In a recent report, Gartner predicted that more than 85% of organizations will embrace a cloud-first principle by 2025. Similarly, cloud security ranked second on the list of CISO priorities in RH-ISAC’s 2021 CISO Benchmark Survey. For organizations just beginning to explore the cloud, selecting the cloud infrastructure that is right for your business can be overwhelming. There are pros and cons to each model. Which you choose will depend on your business’s resources, as well as the level of control you would like to have over your data.
The main characteristic of a private cloud is that it is used solely by one entity. Traditionally, that has meant that the private cloud is housed on-premises and is entirely managed by the organization using it. Today, however, this is not always the case as managed private clouds have become an option. These environments are similar to a public cloud in that the servers live off-site and are managed by a third-party vendor, but you are not sharing the cloud with other organizations, meaning it is still technically a private cloud.
The appeal of a private cloud is complete autonomy over the configuration and hardware used in your cloud. Particularly for regulated industries, organizations may feel their highly sensitive data is more secure in a private cloud, where they have full control over access and other security elements. As the sole user, there is also more room for customization. A private cloud can support legacy workloads that may not be transferable to a public cloud.
The downside of a private cloud is that you are also the sole owner of the cost. Public clouds make it much easier to cost effectively scale up usage and allows the expenses of infrastructure maintenance to be shared amongst the many cloud tenants.
Public clouds are cloud environments in which the company using the cloud does not own the IT infrastructure. Instead, a company such as Microsoft, Google, or AWS owns the servers and houses them in their facilities while leasing out the use of them to a multitude of clients. Using a public cloud is great for organizations that don’t have the space, money, or staff to maintain their own servers in-house.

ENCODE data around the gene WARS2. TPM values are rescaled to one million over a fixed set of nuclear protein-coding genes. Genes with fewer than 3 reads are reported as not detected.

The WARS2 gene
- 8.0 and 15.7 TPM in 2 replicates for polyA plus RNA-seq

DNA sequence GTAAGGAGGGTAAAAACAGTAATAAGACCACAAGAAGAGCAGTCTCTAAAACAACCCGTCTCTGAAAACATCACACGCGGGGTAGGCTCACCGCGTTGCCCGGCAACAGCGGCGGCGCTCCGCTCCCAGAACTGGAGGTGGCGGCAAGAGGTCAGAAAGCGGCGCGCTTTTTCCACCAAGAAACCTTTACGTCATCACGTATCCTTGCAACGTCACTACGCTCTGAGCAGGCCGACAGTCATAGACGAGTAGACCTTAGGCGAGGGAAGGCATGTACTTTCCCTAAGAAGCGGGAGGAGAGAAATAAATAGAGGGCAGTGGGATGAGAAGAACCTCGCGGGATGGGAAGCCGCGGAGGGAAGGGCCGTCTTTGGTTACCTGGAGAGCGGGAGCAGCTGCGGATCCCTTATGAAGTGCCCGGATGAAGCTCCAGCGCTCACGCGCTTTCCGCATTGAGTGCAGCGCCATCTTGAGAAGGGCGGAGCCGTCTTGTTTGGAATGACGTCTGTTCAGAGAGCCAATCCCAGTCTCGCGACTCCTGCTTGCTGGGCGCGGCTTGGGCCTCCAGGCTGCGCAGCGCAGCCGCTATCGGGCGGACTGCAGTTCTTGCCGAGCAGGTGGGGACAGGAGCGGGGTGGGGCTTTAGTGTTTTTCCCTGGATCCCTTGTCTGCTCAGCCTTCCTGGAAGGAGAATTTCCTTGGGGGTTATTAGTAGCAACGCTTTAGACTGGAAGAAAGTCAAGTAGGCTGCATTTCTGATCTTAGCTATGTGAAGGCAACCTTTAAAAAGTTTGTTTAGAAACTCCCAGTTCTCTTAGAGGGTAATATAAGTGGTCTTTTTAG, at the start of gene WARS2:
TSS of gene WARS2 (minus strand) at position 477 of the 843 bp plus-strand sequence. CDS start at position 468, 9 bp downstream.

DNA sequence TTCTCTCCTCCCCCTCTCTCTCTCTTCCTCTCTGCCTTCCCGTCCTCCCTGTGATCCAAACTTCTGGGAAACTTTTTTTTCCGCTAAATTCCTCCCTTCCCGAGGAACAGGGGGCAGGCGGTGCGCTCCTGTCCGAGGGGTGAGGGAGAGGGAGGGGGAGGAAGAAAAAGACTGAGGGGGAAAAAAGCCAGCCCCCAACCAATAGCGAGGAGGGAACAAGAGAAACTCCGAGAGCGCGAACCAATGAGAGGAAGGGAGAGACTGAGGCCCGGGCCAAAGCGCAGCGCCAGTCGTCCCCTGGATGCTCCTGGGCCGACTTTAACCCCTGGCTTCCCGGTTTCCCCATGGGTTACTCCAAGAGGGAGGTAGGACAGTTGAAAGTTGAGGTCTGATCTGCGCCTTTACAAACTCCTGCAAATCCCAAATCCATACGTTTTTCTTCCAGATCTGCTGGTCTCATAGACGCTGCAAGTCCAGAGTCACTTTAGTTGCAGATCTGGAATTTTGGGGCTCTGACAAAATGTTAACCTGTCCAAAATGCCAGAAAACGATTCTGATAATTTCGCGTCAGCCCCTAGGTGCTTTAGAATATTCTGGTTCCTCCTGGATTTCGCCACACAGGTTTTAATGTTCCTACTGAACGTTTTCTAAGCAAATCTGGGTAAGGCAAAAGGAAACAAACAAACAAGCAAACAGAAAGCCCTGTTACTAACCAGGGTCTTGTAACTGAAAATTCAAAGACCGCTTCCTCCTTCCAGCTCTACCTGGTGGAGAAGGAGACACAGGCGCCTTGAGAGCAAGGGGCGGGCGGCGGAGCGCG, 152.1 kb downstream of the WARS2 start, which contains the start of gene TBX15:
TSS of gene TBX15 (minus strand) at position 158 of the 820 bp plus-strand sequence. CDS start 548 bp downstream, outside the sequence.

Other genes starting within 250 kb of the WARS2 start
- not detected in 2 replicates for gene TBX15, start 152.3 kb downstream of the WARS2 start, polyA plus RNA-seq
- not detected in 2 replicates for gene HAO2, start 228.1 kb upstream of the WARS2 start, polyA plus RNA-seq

However, the downside of solely using a public cloud is that you relinquish some level of control. While you as the customer are responsible for the security of any workloads stored in the cloud, the cloud service provider (CSP) is still responsible for the security of the cloud itself under the commonly accepted shared responsibility model. Therefore, companies that have reservations about storing their top security level data in a public cloud may instead opt for a hybrid so they can better control where specific data is stored.
A hybrid cloud is the solution for organizations that want the benefits of both public and private clouds. A hybrid environment allows companies to select which data is stored in which location, alleviating some of the concern over loss of control of sensitive data. It also allows companies to cost efficiently scale up their storage without needing to invest in additional servers on premises.
The disadvantage of this approach is that you must adjust your security operations to account for having two different environments. You may need to invest in a system information and event monitoring (SIEM) solution that can integrate information from across both environments. You may also want to use a data broker to streamline ingestions and standardize feeds to a single format that your security tools can ingest. The work required to secure a hybrid cloud environment may be too much for organizations with limited resources.
Finally, multicloud — like hybrid clouds — are made up of more than one cloud environment. However, multicloud architecture includes cloud services from more than one vendor. This is done for a number of reasons, such as cost savings or reducing reliance on a single vendor. It may also be done to comply with specific regulations, including the geographic location of stored data.
A multicloud setup allows you to pick and choose the best services without settling for one subpar offering simply because it is from the vendor you’re using for other parts of your tech stack. Of course, the drawback of a multicloud environment, similar to a hybrid cloud, is that you have more components that need to be made compatible with one another for a complete view of your security posture.
The cloud infrastructure you choose will depend largely on your organization’s resources and security priorities. RH-ISAC members have access to exclusive resources to help implement hybrid cloud best practices, such as this recorded webinar, Elevating Security to the Cloud, from the 2021 Cyber Intelligence Summit.